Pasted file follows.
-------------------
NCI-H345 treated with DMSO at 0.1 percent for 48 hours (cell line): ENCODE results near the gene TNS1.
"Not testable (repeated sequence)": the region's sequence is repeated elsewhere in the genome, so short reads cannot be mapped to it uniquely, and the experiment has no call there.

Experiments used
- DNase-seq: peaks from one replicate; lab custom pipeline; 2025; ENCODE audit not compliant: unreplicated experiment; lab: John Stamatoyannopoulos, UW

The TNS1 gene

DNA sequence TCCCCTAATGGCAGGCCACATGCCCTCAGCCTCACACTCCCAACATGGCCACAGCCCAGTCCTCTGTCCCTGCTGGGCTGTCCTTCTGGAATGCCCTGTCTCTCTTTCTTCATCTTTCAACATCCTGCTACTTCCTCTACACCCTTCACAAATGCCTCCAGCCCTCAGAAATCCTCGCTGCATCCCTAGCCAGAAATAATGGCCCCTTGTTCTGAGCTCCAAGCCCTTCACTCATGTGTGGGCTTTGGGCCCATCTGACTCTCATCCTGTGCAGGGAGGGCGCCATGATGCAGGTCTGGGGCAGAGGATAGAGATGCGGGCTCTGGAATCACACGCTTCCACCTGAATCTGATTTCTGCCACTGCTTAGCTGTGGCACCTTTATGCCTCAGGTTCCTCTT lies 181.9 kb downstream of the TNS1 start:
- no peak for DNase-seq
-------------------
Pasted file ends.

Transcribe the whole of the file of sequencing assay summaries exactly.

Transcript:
NCI-H345 treated with DMSO at 0.1 percent for 48 hours (cell line): ENCODE results near the gene TNS1.
"Not testable (repeated sequence)": the region's sequence is repeated elsewhere in the genome, so short reads cannot be mapped to it uniquely, and the experiment has no call there.

Experiments used
- DNase-seq: peaks from one replicate; lab custom pipeline; 2025; ENCODE audit not compliant: unreplicated experiment; lab: John Stamatoyannopoulos, UW

The TNS1 gene

DNA sequence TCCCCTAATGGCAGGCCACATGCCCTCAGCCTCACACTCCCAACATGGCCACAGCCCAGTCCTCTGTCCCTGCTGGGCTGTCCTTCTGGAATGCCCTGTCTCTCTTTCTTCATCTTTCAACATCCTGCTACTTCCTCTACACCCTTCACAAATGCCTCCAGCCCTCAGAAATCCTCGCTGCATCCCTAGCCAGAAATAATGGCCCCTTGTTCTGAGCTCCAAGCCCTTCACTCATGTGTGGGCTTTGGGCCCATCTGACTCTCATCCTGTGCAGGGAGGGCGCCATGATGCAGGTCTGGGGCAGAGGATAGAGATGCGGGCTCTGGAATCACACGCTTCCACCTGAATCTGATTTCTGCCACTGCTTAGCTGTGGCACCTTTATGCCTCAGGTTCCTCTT lies 181.9 kb downstream of the TNS1 start:
- no peak for DNase-seq